Guns and Girls in Cars


It's midnight at the Dairy Queen when a ruby red DeSoto pulls up next to me. The girl in the shotgun seat has corn silk Goddess hair that's pulled back in a bronze streaked pony tail. She's pretty in a plastic, Christmas tree angel sort of way. A little too perfect if you ask me, but she's still fun to look at, so what do I care? The second she sees me she sticks her head out her window and shouts at me: "You have gotta get me out of this dirty little shit hole river town. And I mean right now!"

Before I can say, "Over my dead body," she crawls into my heap of Jap crap like she thinks she's test driving a Maserati, and the minute we take off and hit the drag, she screams, "Floor it".

Little does she knows I've already got the damned thing floored but I keep gunning it anyway. She's obviously disappointed, and giving me one of those little Ann Margaret she winks and, cool as a custom pool cue whimpers: "Is this all you've got under the hood?"

I have no idea how to respond to that, so I keep my trap shut and we cruise the drag in merciful silence. None of this seems real to me and for all I know I could be dreaming. You should see this girl. If Olivia Wilde took off a few pounds and Peroxided the living crap out of her curly locks, that's exactly who she'd look like.

The night is sticky and wet, just like the girl's skin, and we're speeding down a dead end road in a stolen car with out-of-state plates, running like birds from a burning tree. I don't know where we're going. I've been running from something or other my whole life and I've never known, but at the speed we're going, we oughta be there in no time.

I know the girl, but just barely, and I doubt she remembers me, because we didn't exactly run in the same circles. Let's just say I never cut the crusts off my cucumber sandwiches during lunch at the country club and leave it at that. We did go to the same school though, up until my junior year that is, when I decided to take a little time off to further my education at the Illinois State Reformatory over in Pontiac.

The girl's name is Amanda Johansson, and she has no idea how insane she is to be driving around with somebody like me. Oh, I know all about her wild ways and her supposed nympho streak, but what's the craziest thing a teen queen like her can do in a back water dumpster of a town like Fulton, Illinois? Wear white after Labor Day? But that doesn't stop her from sitting over there like she's riding shotgun on a Homecoming float, flipping off her fans in the parking lot with one of those back handed, Queen of England waves. Her mom's the President of the Fulton PTA and her dad's a cop, for Christ's sake. What a pair we are, the ex-con greaser and the jaw-dropping, rich bitch cheerleader. Just like in the movies. Only this ain't the movies. It's 1969 and Amanda has no idea what kind of trouble she's about to get herself into. But that's how it goes when you're bored out of your gourd on Desperate Avenue, and the streets are on fire, and the mean-assed sizzling summer air is too hot to breath.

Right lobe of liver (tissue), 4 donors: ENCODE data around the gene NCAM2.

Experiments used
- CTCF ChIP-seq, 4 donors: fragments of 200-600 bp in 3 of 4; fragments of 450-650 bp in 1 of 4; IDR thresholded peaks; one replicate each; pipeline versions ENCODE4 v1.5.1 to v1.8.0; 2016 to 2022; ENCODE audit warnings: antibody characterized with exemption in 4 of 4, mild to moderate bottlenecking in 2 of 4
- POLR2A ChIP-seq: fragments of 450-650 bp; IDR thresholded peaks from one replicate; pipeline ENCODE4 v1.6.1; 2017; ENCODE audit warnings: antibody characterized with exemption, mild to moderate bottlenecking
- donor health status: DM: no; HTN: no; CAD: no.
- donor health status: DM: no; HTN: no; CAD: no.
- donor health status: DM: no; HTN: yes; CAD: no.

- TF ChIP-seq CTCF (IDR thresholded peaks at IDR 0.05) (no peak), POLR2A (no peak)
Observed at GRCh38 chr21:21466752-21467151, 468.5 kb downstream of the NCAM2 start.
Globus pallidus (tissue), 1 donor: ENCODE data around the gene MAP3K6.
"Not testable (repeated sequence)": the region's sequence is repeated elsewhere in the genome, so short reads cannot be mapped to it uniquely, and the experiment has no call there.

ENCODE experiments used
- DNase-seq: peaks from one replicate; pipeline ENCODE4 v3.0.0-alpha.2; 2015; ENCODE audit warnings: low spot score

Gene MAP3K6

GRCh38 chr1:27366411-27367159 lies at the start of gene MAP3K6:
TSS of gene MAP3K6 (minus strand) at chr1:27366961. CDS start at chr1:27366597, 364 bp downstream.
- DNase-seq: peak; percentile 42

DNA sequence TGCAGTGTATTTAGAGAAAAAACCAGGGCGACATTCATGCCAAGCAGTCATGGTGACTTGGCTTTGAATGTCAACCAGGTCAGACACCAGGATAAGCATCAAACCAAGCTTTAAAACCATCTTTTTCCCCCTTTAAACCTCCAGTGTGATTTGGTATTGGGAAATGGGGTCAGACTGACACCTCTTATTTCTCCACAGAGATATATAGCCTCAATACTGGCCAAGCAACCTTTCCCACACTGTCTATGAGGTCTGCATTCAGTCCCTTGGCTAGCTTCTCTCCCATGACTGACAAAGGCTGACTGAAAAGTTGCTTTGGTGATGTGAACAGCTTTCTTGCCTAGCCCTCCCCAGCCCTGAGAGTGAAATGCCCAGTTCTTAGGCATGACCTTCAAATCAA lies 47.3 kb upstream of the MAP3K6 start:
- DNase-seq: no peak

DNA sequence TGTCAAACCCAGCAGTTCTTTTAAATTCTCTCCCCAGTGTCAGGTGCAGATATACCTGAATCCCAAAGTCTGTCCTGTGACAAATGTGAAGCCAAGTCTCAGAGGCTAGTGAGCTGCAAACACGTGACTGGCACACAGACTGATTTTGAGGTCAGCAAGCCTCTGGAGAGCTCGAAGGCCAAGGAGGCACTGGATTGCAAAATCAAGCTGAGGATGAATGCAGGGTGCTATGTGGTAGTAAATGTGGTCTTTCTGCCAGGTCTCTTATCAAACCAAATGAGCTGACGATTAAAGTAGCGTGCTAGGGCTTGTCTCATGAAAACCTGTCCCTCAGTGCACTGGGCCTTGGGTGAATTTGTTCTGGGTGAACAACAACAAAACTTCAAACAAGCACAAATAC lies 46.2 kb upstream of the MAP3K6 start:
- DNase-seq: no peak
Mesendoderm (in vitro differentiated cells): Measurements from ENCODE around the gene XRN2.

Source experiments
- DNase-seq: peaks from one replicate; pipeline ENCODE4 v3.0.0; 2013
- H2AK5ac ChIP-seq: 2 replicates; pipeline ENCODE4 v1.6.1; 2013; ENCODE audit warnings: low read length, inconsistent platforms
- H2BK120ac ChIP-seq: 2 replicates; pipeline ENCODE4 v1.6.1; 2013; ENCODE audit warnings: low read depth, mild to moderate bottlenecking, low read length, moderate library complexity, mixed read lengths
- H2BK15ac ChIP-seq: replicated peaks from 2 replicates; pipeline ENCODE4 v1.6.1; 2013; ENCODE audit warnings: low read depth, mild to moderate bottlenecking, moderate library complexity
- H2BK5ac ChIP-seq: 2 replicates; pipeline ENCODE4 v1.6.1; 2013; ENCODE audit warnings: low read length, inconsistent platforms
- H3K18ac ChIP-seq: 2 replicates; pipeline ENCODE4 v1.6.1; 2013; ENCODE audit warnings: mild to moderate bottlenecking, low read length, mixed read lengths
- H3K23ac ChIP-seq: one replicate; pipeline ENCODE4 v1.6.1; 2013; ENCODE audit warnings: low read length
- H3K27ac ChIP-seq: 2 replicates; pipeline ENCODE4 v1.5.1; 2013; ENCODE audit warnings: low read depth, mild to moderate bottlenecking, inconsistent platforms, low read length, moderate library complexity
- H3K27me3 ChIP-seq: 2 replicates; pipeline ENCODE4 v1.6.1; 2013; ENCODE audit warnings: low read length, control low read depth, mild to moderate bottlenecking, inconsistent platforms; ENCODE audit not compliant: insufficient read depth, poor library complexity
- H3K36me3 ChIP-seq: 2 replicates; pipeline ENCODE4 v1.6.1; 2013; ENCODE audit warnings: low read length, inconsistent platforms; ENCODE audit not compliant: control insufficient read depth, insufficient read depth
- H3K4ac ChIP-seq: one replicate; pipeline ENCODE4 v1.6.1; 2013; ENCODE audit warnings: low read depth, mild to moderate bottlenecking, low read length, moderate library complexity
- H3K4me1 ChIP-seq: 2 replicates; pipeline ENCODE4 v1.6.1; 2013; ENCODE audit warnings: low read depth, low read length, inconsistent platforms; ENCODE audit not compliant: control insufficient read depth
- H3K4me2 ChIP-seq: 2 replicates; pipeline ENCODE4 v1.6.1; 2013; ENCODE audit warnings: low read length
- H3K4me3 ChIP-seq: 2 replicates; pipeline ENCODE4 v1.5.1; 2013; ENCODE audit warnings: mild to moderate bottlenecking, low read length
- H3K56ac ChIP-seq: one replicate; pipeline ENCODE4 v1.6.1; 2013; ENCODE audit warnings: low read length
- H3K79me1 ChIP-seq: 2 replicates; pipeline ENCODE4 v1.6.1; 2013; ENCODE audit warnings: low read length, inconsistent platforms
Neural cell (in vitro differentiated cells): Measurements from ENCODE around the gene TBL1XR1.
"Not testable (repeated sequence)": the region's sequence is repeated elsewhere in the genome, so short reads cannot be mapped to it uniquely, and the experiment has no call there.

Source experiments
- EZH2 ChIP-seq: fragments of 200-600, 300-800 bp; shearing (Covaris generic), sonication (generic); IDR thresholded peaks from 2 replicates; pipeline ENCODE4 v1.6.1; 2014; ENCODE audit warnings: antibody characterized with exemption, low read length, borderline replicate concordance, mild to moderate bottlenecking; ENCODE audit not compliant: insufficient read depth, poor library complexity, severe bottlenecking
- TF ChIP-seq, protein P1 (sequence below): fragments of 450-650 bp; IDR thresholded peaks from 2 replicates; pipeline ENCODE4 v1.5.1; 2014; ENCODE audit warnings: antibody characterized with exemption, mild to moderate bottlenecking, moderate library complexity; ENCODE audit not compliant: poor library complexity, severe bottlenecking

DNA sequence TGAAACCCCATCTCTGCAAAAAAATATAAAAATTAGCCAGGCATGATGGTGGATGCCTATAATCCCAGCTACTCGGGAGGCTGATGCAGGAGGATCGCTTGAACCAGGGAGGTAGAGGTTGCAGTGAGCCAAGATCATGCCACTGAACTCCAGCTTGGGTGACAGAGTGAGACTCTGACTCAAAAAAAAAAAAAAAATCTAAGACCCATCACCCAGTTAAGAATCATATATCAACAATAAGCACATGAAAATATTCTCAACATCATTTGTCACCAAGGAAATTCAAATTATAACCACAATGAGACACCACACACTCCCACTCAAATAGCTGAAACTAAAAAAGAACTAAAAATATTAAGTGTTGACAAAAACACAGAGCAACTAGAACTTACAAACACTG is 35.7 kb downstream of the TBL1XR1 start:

Sweating through our clothes, we leave the drag behind, cross the Lyons Bridge, and flee up into the limestone cliffs above the Mississippi River on the Illinois side, blowing right through the broken heart of a sad pale afternoon into the cool shadows of a quivering stand of blue spruce trees. I always thought I'd end up dead or in prison, but I never dreamed I'd have such pretty company on the Yellow Brick Road to ruin. If only Amanda knew.

The bank job I pulled this morning had gone down so easy I figured it must have been some kind of set up, but more likely, security just fucked up and let their guard down. Those Fulton Dutchman are tough little bastards, and maybe they got over confident, who knows? I was in and out of there in ten minutes tops, with fifty large and a foot tall stack of unmarked twenties for spending cash. I changed cars in a friend's chop shop south of Fulton and eased as sweet as can be across the river into Clinton, Iowa to grab a burger for the ride west. And here I am, back in Illinois again, right where I started, sitting right next to frigging Miss Fulton of all people. Not exactly the smartest move I could have made, returning to the scene of the crime, but if you saw this girl, there's nothing you could do about it either.

Before we go two miles, Amanda says she wants to get out of the heat and go up to Eagle Point Park to watch the eagles soar. What the hell. I got a clean car with out of state plates, an unregistered gun in my pocket, and I'm in no hurry. It's a nice day for a little Sunday drive up the Iowa side. It's roasting in this car and I don't have any A/C, but hey, I've never seen the eagles soar. Unfortunately, it's late and the sun is going down, and we don't see no fucking birds. So we cut around Clinton to the north and hit the old Lincoln Highway, heading west.

Amanda doesn't seem to give a shit where we're going, but apparently she's been sandbagging me. I can’t believe my ears when she says, "I've never been to Minnesota. Whatdaya say, huh?"

"Ok, by me," I say, "why not? But I got a stop to make first."